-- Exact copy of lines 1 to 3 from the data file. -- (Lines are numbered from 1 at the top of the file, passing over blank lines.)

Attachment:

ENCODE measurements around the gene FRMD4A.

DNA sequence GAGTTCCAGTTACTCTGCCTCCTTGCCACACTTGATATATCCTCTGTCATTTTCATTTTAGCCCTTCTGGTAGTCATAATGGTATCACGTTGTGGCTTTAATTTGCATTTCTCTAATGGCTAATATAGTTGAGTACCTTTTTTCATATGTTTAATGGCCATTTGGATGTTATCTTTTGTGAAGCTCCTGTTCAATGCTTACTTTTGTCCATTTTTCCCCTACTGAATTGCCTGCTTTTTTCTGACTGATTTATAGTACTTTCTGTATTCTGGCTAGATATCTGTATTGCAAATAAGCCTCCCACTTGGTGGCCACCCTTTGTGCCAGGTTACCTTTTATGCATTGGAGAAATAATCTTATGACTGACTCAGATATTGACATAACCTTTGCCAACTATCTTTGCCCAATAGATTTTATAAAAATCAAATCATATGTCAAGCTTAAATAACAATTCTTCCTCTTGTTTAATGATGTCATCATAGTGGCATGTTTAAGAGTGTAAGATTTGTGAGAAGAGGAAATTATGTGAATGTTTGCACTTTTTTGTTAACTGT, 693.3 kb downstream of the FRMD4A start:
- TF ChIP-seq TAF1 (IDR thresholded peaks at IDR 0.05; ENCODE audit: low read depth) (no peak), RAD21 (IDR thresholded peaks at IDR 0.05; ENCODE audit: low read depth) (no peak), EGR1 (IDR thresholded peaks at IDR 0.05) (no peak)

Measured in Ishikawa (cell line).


ENCODE measurements around the gene FRMD4A.

DNA sequence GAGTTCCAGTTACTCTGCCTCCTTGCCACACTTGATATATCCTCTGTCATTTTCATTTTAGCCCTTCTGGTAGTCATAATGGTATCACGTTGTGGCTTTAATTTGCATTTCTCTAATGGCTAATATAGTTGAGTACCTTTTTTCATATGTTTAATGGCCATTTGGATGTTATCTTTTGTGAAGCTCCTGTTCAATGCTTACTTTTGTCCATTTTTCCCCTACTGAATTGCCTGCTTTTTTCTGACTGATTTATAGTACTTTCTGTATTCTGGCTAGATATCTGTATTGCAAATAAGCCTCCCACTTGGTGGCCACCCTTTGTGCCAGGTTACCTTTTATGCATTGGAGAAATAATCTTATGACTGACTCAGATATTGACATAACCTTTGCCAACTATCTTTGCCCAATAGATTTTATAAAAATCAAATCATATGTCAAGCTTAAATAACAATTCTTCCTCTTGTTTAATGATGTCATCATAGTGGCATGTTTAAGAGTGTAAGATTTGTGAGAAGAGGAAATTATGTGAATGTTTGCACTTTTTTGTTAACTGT, 693.3 kb downstream of the FRMD4A start:
- TF ChIP-seq TAF1 (IDR thresholded peaks at IDR 0.05; ENCODE audit: low read depth) (no peak), RAD21 (IDR thresholded peaks at IDR 0.05; ENCODE audit: low read depth) (no peak), EGR1 (IDR thresholded peaks at IDR 0.05) (no peak)